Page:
Global health security must be multiplayer

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By WANG LUO

The cross-border spread of infectious diseases has become a major threat to all countries, and global health security has already become an integral part of national security strategies and diplomacy. However, it takes more than one country to safeguard global health security. Research and development of key drugs and vaccines, guaranteeing drug and vaccine availability, the joint prevention and control of infectious diseases, and strengthening underperforming national public health systems are all key challenges requiring multilateral cooperation for an effective response.
The participation of innovative non-state actors has been changing the face of global health governance, highlighting the need for multilateral health cooperation and galvanizing it in the process.
In recent years, the global health arena has witnessed the rise of an increasing number of nongovernmental organizations, private businesses, charitable organizations and civil unions of all shapes and sizes that work alongside traditional actors such as sovereign states and the United Nations. These non-state actors are playing an ever-expanding role with a direct stake in the formulation of health policy standards and the development of public health systems. For example, among the non-state actors that have been working on creating tools to respond to infectious diseases are the Bill& Melinda Gates Foundation, the Global Fund, the Coalition for Epidemic Preparedness Innovations (CEPI) and the Global Alliance for Vaccines and Immunization (GAVI). In light of the novel coronavirus outbreak, they have quickly mobilized resources, and pooled together leading global institutions and professionals around the world to take action to respond to the pandemic. Non-state actors have also played important roles in the fight against numerous global health challenges, such as HIV/AIDS, malaria and polio.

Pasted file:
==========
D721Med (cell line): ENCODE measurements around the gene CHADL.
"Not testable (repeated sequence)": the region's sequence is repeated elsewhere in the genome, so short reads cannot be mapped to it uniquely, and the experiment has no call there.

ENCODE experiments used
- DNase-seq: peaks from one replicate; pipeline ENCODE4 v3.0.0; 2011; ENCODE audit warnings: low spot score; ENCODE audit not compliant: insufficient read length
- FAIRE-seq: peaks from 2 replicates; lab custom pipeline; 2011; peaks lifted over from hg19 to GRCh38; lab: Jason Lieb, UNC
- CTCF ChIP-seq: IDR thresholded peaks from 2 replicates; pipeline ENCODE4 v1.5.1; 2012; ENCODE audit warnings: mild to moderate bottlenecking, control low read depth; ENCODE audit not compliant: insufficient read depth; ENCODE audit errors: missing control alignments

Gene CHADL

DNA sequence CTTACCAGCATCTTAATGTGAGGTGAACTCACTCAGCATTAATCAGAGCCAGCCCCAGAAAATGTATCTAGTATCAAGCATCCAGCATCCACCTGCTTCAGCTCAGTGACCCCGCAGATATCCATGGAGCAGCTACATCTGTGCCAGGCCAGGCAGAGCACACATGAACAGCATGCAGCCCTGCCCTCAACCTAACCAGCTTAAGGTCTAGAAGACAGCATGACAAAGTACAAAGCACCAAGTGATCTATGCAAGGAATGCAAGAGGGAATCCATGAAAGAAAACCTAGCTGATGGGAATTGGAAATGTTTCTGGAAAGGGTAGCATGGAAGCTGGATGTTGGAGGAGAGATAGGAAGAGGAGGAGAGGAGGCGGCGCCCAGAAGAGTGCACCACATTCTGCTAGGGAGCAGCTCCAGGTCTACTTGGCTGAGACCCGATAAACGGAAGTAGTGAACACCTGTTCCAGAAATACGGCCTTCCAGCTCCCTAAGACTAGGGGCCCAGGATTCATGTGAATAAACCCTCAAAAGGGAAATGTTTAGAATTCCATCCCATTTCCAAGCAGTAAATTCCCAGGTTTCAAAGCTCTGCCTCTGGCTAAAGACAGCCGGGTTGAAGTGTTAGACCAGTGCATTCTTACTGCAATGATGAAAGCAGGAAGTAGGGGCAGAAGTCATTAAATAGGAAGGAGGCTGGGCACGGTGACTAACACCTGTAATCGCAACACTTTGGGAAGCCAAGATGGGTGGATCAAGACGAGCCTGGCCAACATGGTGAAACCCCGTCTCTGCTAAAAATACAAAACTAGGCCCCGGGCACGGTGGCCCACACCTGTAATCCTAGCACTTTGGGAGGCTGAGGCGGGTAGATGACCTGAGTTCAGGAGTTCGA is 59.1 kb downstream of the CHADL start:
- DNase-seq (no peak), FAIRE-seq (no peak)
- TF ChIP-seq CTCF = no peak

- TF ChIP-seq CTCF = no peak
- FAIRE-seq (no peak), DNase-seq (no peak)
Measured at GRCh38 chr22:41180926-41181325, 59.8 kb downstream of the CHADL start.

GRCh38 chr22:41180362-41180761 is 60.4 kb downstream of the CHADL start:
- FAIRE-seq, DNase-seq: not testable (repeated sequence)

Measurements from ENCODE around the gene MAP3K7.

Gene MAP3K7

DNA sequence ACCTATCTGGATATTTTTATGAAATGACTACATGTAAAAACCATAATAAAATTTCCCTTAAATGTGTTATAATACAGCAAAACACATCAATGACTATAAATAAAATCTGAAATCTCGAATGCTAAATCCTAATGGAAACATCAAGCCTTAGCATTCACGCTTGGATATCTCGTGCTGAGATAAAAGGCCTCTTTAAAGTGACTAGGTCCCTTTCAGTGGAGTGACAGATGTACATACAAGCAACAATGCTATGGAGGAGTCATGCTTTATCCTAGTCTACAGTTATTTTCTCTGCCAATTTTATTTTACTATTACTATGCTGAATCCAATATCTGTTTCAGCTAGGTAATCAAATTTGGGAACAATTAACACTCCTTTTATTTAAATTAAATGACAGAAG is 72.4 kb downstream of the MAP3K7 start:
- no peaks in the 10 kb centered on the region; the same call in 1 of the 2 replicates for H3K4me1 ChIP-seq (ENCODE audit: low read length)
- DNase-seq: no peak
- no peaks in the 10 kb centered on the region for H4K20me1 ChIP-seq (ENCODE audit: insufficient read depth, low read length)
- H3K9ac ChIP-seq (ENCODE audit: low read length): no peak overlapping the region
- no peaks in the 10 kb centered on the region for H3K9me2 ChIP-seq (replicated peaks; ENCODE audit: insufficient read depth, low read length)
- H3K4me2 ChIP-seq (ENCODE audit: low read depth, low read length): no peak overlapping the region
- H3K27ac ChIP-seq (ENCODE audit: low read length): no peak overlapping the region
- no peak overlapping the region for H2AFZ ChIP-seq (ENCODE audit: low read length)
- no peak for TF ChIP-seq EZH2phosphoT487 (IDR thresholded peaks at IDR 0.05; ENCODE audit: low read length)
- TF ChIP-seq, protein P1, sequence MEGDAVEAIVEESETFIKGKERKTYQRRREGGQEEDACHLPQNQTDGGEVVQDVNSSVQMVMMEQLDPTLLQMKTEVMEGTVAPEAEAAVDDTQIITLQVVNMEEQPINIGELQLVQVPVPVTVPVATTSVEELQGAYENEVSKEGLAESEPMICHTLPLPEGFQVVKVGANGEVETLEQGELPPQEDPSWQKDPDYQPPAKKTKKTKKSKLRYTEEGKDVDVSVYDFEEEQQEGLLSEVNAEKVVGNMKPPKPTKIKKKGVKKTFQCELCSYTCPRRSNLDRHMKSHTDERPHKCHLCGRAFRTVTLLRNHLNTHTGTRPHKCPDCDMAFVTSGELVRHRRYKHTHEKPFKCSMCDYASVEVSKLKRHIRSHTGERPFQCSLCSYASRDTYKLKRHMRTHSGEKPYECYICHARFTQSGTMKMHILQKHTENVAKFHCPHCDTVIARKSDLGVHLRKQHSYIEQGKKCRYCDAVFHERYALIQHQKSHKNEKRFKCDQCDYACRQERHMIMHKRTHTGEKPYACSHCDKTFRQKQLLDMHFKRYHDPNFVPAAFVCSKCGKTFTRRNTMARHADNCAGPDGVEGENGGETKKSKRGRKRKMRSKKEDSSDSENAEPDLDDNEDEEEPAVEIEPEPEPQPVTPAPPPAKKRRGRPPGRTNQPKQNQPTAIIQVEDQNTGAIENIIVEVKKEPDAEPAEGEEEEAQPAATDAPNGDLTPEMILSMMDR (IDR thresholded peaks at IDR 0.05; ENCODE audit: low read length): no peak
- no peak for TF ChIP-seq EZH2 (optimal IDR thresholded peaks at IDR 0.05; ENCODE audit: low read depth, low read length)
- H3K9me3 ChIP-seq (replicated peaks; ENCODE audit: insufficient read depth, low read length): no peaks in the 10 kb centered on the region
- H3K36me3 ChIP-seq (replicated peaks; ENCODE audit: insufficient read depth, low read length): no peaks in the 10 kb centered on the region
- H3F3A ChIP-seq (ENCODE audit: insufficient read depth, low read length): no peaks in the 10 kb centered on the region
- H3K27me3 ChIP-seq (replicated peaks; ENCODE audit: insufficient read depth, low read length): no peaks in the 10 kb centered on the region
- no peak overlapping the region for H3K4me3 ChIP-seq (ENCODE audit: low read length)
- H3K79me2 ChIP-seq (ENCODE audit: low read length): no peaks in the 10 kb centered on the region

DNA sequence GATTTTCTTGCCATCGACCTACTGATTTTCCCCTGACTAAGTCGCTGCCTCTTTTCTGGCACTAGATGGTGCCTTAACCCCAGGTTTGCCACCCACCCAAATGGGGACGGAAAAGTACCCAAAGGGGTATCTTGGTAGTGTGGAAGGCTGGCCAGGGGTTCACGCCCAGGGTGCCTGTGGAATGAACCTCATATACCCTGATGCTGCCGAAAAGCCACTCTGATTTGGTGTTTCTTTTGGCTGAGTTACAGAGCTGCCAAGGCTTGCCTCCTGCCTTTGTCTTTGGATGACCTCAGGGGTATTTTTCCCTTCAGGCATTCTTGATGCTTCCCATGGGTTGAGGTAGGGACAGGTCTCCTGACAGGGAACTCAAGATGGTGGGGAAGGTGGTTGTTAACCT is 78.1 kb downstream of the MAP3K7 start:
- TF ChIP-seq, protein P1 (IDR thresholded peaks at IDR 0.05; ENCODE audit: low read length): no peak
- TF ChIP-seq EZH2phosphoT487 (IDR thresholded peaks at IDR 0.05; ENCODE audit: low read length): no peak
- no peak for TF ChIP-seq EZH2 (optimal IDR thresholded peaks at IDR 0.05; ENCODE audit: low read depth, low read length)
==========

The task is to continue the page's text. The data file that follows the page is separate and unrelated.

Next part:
International development cooperation in health has long been serving the purpose of diplomacy, in terms of showing goodwill, deepening bilateral ties and showcasing positive country image through soft capacities. In this case, previous international cooperation in health highlights bilateral channels. As China and the international community have become more interdependent, multilateral cooperation has become an increasingly salient theme in global health governance. If China holds to the concept that health cooperation should serve diplomacy and sticks to the related bilateral cooperation, it will add difficulties for the country to make full use of its potential and to play a unique role in the process of global health governance reform.
In light of this, China should reflect deeply on the relationship between national security and global health security, and regard health security as a priority in its diplomacy, focusing on a result-oriented approach to objectively evaluate its comparative advantages and bottlenecks in this regard. China should build partnerships with other governments and non-governmental actors on an equal footing and with an open and inclusive mindset to strengthen multilateral health cooperation. These partnerships could drive reforms in health governance toward building a global health security architecture.